‘Labour can cement its Blue Wall gains by seizing the one-nation, moderate baton’

Steve O'Neil
© jason cox/Shutterstock.com

In so many senses, Labour has found itself in an unexpectedly positive position. From leading by 20-plus points in the polls since 2022 to looking likely to overtake the SNP in Scotland.

A less spoken about fact is Labour looks better placed in the ‘Blue Wall’ than many would have thought possible. Last week, Rushmoor council in Hampshire went red for the first time in its history.

As I wrote back in October, following the Mid Beds by-election, this shows that the Blue Wall is less sturdy than many think. After the political realignment of the late 2010s, there will be future opportunities for council gains, and maybe parliamentary seats.

Yet a new region of England coming into play poses a question: what should Labour say to the South East? As a southerner (who was born in Sussex and grew up in Surrey), and who has spent a lot of time discussing the political realignment, I wanted to offer a view:

1. Labour cares about the South East

To start with the obvious, we need to demonstrate an interest in the South East, show a willingness to listen to its concerns and a belief we can win there. That is not something that residents are used to hearing, but with such dissatisfaction with the Tories, it is something they are more open to than is often thought.

It’s encouraging Starmer has chosen to make his speech today in the South East, where he’s highlighting Labour’s plan to tackle small boat crossings. His approach of diverting funds away from the divisive Rwanda scheme is the right one to seize the one nation baton.

Many friends down south now say to me “anyone but the Tories” when they used to say “never Labour”. So it is good to see local campaigners, like John Gaskell, start to send this message. It may not be unhelpful also to point out that the Labour Party leader is from Oxted in Surrey.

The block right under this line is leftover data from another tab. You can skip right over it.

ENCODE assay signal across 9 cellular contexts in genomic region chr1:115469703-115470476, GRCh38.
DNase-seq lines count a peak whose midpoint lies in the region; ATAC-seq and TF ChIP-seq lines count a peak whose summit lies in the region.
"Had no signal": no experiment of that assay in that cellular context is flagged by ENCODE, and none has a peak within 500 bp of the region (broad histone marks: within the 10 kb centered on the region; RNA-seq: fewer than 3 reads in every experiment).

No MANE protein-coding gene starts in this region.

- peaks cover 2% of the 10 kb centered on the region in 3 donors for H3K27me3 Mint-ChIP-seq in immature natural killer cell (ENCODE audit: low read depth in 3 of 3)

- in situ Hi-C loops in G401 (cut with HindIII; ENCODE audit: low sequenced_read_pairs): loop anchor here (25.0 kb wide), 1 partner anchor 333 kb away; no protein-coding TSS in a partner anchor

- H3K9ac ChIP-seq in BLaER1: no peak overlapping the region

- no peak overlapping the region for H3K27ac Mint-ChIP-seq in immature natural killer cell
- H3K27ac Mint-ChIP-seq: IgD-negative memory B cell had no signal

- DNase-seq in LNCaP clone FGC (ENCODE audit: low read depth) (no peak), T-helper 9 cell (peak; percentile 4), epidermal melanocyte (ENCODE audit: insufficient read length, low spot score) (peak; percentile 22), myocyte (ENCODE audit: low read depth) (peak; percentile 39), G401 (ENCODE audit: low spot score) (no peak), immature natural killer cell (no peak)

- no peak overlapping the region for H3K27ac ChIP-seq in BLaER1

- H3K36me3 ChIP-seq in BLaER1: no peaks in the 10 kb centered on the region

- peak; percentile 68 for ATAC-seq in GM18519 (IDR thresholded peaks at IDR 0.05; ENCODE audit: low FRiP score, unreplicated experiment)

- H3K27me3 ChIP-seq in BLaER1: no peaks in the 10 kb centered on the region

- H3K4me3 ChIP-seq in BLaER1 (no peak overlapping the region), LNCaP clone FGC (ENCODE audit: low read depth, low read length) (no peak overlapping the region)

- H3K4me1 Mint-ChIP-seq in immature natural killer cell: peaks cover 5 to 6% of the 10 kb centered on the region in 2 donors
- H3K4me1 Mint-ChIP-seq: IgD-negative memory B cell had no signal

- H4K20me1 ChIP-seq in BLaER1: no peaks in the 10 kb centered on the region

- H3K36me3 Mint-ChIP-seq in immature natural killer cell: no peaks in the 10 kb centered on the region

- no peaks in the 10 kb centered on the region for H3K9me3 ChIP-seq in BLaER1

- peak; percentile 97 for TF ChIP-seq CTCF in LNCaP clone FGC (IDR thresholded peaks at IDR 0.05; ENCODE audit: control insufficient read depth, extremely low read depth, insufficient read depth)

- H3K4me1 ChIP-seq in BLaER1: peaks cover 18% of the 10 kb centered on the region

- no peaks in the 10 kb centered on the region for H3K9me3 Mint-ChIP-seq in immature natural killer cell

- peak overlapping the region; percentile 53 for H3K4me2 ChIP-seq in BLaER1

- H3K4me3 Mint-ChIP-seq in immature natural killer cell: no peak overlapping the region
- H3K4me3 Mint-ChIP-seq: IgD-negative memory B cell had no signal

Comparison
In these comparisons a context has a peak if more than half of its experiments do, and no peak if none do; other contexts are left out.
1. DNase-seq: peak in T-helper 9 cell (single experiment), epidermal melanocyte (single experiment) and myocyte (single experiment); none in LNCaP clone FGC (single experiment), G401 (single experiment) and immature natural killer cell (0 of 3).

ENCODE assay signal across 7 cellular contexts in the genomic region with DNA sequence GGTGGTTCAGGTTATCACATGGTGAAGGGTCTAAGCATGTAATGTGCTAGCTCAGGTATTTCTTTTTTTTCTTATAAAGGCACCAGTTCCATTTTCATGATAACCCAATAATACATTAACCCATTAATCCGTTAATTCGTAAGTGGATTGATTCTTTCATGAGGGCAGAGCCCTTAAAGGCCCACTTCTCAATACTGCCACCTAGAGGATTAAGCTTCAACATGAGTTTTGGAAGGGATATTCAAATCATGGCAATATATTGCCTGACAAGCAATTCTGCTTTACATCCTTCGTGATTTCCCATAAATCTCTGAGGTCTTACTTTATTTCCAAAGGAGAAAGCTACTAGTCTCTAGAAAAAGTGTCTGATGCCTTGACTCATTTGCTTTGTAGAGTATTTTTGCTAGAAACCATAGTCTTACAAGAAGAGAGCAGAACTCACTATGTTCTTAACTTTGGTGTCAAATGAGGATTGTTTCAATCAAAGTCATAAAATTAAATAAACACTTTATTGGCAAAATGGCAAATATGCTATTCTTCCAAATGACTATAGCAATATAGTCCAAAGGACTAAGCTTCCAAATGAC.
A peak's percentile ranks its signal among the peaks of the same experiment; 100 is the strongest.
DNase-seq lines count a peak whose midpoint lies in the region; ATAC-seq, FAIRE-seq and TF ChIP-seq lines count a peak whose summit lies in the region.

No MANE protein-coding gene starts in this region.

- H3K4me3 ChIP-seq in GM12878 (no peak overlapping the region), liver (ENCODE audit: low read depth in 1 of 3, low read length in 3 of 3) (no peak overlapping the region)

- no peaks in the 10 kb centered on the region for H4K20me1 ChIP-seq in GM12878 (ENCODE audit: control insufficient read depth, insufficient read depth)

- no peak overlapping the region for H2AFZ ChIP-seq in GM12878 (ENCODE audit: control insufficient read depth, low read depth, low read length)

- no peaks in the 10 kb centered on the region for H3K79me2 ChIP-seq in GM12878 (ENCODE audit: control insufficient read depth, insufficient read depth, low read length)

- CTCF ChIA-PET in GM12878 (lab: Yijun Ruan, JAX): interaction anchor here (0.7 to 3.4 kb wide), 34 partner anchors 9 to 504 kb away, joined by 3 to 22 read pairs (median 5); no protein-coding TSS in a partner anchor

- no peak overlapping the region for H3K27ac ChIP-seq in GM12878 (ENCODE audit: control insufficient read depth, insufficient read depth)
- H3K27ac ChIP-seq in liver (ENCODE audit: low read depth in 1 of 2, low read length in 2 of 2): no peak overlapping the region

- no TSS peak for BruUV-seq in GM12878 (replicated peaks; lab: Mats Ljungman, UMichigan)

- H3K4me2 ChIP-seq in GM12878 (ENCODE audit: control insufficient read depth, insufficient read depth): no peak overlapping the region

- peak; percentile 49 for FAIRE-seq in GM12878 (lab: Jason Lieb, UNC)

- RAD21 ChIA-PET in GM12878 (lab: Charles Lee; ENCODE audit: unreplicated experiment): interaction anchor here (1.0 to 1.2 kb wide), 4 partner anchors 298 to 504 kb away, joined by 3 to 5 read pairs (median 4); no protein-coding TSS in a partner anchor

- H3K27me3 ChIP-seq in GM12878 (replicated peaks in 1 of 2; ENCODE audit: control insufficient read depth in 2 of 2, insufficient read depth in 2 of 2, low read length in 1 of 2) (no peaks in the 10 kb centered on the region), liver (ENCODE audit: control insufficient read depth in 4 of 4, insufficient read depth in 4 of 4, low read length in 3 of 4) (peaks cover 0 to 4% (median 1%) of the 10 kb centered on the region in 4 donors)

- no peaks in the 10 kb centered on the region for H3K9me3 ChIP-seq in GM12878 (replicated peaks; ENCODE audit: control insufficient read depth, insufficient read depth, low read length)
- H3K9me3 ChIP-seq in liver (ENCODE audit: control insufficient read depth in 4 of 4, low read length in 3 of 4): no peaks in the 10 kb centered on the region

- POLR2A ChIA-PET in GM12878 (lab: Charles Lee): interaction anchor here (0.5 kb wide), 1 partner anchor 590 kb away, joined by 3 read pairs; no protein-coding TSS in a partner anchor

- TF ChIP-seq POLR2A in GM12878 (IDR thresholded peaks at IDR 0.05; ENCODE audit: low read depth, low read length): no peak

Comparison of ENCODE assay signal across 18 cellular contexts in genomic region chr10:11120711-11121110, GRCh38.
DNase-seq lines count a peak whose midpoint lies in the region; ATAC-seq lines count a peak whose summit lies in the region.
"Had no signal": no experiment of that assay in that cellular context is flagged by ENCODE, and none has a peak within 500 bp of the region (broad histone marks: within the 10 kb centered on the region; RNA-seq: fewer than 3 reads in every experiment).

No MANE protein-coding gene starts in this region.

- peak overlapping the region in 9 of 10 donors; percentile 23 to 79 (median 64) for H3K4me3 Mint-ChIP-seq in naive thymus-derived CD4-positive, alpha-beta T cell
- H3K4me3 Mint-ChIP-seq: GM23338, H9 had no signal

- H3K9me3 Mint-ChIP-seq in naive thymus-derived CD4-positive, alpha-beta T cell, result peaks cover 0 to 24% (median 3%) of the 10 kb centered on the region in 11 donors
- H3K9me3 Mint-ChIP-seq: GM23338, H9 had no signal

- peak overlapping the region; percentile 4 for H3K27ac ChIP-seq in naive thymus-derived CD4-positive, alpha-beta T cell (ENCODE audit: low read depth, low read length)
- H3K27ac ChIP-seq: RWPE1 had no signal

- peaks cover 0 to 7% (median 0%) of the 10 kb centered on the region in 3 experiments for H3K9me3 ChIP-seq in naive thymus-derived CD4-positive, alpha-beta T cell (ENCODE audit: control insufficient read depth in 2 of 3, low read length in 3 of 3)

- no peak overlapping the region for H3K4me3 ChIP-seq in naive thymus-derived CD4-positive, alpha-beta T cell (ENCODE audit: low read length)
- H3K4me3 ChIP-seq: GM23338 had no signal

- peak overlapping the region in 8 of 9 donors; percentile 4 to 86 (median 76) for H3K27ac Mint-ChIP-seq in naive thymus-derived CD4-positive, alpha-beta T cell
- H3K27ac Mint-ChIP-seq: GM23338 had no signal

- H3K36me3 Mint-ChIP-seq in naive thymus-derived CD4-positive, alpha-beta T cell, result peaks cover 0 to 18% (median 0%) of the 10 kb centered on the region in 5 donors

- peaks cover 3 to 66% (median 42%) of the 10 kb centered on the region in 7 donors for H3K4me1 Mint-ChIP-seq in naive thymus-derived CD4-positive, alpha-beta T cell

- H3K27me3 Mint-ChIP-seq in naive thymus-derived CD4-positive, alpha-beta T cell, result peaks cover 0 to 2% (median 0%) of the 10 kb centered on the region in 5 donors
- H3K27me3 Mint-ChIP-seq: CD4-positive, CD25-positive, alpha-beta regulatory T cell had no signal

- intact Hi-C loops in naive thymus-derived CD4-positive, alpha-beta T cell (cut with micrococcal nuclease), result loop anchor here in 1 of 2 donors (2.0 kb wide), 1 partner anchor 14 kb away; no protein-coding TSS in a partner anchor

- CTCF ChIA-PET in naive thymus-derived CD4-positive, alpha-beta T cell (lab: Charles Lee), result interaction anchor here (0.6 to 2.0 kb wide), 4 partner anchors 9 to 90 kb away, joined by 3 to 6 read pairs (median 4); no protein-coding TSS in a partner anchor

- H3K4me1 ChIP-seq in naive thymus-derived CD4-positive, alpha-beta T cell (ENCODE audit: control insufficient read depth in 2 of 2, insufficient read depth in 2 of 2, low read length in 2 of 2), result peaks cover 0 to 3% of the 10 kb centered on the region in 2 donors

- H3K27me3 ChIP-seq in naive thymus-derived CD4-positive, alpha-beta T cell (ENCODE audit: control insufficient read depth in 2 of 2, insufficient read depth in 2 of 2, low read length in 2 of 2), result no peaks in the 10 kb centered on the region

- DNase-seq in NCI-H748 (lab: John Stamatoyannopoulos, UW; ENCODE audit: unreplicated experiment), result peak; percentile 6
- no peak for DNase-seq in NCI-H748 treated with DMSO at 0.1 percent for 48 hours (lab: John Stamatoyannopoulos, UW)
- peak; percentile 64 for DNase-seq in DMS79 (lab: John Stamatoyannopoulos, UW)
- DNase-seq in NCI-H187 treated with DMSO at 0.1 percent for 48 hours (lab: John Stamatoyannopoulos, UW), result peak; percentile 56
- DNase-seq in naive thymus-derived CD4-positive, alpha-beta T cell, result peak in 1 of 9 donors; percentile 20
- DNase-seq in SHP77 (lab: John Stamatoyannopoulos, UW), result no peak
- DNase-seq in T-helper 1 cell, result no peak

I would like to see us go further. A party that seeks to govern should have a strong presence across the country. We should be talking up the political realignment and telling voters in the South East that there are no longer only safe seats and that we are determined to give them a real choice.

2. Labour has changed

There remains, in my view, a ‘small c’ conservatism in the South East, one that is wary of grand plans and overt ideology. What is needed is a message of reassurance that the party is serious and pragmatic.

This is perhaps the area where Keir Starmer and Rachel Reeves’ leadership has been strongest. The reassurance they have provided the country is key to the political opportunity in the region. That should be a key part of the message.

While economic reassurance is perhaps the most important aspect, comfort with the values and symbols of Britain is important in the Blue Wall just as it is in the ‘Red Wall’.

My experience growing up in the South East was of understated patriotism. Subtly demonstrating these values, as Starmer has done, will provide further reassurance to voters who are giving Labour a look for the first time.

3. The Conservatives have left you behind

This is a more awkward message, but I think a vital one. The small ‘c’ conservatism of Rory Stewart or David Gauke is the kind that in my experience appeals in the South East. It is not the alt-right populism of Boris Johnson, Suella Braverman or Nigel Farage. The former Conservative MP for Dover Natalie Elphicke defecting to Labour this week and talking about how her party has “abandoned” the centre ground provides the perfect illustration of this opportunity.

I think a Labour Party that has the confidence to acknowledge why voters once voted Tory but to point out that now it is the Labour Party that offers a moderate, ‘One Nation’ appeal would do well where I am from.

There is, of course, much more that could be said on this topic, on what expectations are realistic, on whether progressive parties should collaborate or on how topics like Brexit, austerity and climate might play.

However, as a start, I think these three messages would give a good platform for building on what campaigners like those in Rushmoor have just achieved.

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